As with his bestseller "Meltdown," in which Woods explained how the Federal Reserve and government intervention were primary culprits in the ongoing recession, "Nullification: How to Resist Federal Tyranny in the 21st Century," is a how-to for Americans fed up with an out-of-control Washington, DC. Question: How can we expect a federal government no longer restrained by the Constitution to be contained by that document any time in the future? Answer: by containing it ourselves.

Woods argues that Americans concerned about federal overreach--on everything from the imposition of national healthcare to medicinal marijuana laws--should revisit the "principles of '98," as in 1798, when James Madison and Thomas Jefferson famously insisted that the federal government, as Woods puts, "cannot be permitted to hold a monopoly on constitutional interpretation" or the "exclusive right to judge the extent of its own powers," or it would continue to grow, "regardless of elections, the separation of powers and other much-touted limits on government power.
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Format: Hardcover
Full disclosure: I am a personal friend of Tom Woods. Even so, I like some of his books more than others, but _Nullification_ is definitely one of his gems. Until I read this book, I had no idea that the concept of nullification was NOT invented in, say, 1858 by the legislatures of southern states.

On the contrary, Woods shows that this was an idea championed by Thomas Jefferson and James Madison, and flowed seamlessly from the "compact theory of the Union." Nullification was not an ad hoc principle dreamed up in a particular battle over states' rights, but instead was an integral part of Jefferson's philosophy of a federation in which the central government only received enumerated (and strictly limited) powers from the states who constituted the Union.

This book is a great read for anyone who loves colonial and early US history. Woods sketches a vision of early America that we didn't learn in grade school. For example, the handbill announcing the "Anti-Slave-Catchers' Mass Convention" (p. 82) is amazing--outraged citizens in Wisconsin didn't want to hand over an escaped slave as the feds dictated (under the Fugitive Slave Act). This episode is but one example that Woods provides, to prove that very often "states' rights" were used to *protect* liberty. Is that really so hard to understand--that sometimes the *federal* government is the bad guy?

A surprise in this book is Chapter 4, "What Is (or Are) the United States, Anyway?" Here Woods makes a compelling argument for the compact theory of the Union, which is the view that the federal government was created by the individual States when they ratified the Constitution.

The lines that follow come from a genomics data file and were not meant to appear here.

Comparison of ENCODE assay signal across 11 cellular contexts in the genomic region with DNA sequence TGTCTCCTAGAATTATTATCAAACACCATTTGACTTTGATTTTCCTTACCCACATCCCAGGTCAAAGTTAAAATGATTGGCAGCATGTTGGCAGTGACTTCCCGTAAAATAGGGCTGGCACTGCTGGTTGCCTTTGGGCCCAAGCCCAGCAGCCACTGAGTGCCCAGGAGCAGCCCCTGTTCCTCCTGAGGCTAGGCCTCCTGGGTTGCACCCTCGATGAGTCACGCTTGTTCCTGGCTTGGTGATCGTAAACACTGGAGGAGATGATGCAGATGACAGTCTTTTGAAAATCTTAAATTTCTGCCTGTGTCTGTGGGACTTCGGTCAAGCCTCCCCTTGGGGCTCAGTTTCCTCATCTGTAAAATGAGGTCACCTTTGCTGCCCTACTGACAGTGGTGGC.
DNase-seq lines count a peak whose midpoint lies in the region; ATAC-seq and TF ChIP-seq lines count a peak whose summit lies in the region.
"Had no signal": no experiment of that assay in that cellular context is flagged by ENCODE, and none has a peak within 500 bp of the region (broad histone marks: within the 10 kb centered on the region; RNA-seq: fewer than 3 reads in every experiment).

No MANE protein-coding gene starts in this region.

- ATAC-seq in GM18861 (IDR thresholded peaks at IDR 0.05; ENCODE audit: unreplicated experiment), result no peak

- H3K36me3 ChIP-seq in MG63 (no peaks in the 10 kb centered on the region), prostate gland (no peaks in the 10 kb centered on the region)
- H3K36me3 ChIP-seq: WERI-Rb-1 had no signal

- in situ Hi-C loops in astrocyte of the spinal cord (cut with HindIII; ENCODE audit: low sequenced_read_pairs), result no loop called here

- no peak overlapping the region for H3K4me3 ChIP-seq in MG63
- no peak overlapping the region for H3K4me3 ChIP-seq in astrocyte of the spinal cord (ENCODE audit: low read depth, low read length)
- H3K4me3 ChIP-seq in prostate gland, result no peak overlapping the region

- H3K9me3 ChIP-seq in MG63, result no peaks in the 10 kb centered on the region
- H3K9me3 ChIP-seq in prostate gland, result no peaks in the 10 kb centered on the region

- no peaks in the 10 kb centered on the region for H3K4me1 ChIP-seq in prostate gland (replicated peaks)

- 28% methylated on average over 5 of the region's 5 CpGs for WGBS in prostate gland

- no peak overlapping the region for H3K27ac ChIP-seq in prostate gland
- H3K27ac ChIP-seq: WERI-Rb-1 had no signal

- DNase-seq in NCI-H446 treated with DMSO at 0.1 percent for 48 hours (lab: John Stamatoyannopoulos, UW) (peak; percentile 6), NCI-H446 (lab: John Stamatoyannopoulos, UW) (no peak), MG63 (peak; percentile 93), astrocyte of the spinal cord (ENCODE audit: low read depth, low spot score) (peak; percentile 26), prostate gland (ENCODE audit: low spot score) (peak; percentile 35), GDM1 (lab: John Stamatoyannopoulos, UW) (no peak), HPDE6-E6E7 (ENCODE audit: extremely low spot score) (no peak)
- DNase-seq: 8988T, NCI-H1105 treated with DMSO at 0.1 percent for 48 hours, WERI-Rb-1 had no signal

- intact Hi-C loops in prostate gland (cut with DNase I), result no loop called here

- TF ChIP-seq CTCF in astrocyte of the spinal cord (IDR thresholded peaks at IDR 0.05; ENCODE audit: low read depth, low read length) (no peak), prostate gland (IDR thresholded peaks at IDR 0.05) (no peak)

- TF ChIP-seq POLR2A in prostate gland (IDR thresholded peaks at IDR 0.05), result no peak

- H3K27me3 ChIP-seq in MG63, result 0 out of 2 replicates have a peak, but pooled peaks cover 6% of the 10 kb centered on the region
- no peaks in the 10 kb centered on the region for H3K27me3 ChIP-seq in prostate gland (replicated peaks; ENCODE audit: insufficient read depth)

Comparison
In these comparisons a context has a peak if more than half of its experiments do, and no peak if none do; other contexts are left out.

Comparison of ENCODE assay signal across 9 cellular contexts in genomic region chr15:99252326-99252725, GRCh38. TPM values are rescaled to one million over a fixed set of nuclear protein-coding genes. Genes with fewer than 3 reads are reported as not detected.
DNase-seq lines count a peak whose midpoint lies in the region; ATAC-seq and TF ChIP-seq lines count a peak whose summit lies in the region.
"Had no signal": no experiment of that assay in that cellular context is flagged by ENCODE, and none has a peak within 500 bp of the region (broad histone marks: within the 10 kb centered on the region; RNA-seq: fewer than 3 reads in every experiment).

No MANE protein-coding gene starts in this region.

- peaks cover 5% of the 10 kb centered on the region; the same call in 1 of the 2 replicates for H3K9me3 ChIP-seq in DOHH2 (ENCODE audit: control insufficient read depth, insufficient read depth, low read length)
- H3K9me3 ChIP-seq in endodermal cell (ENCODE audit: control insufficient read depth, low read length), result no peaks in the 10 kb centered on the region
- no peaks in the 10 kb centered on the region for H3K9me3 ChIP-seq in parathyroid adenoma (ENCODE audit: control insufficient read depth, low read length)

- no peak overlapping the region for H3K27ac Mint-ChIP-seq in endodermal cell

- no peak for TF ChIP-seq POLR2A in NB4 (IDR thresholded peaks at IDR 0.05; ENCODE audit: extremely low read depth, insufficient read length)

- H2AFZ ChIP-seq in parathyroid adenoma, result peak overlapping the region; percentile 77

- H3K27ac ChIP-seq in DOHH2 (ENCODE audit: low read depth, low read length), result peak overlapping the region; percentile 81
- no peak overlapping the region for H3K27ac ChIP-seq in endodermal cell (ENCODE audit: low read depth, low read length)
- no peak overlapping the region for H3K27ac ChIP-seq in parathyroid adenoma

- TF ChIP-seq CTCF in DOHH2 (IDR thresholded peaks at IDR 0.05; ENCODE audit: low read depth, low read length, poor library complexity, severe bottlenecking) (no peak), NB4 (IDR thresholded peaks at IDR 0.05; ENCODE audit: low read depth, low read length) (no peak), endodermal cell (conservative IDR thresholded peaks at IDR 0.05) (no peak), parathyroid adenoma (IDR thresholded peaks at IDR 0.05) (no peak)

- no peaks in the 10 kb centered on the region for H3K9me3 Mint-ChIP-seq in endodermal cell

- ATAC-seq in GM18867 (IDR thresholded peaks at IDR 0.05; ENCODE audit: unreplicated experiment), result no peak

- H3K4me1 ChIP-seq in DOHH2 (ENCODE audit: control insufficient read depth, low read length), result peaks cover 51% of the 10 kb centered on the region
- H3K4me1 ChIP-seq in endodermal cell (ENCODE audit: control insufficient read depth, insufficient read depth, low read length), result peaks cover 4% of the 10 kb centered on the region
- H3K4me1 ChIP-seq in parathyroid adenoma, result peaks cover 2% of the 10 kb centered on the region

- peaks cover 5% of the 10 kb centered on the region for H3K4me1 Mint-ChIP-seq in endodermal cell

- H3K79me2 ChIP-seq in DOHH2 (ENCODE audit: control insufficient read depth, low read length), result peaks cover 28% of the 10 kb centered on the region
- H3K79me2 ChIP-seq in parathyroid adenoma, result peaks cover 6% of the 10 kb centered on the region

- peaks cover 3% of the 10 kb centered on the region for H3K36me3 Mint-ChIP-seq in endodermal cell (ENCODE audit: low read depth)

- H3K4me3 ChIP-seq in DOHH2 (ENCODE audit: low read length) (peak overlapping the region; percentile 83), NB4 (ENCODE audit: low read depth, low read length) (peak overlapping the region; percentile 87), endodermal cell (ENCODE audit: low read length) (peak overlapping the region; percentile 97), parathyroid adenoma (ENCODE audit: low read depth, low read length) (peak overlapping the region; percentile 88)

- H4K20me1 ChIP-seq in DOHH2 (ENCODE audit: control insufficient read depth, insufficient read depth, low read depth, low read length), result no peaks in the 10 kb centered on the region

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Format: Hardcover
There's a lot of talk about "revolution" these days--the Ron Paul version being the loudest and most sweeping--but as far as I know, none of the revolutions being talked about have teeth. Paul's is focused on first auditing the Federal Reserve, then getting rid of it altogether, but that takes acts of Congress, which, barring any sea change in the near future, isn't going to be committing any such act as good for the country as that.

Enter Thomas E. Woods, who wrote the succinct, powerful Meltdown about the economic crisis. Woods looks back to the age of unprecedented American prosperity (the early nineteenth century) for an idea that will move the country forward in all respects: nullification. The idea is pretty simple: states have the right to simply reject anything the federal government puts out that expressly contradicts the Constitution. This revolution is much more easily obtained as it requires the participation of a state, not the entire country.

As the documents in Part II of the book reveal, Woods bases his concept of writings all published before the Civil War. To many, that might sound quaint, but to others, that age represented the peak of liberty on Earth (at least certain demographics). Only if we look to the original intent of the United States can we really understand the potential of this country. As Woods writes, was the United States supposed to be just another run-of-the-mill centralized power or was the United States created as a conglomerate of independent political societies?

The answer, of course, is the latter. But that has been confused as the power-hungry D.C.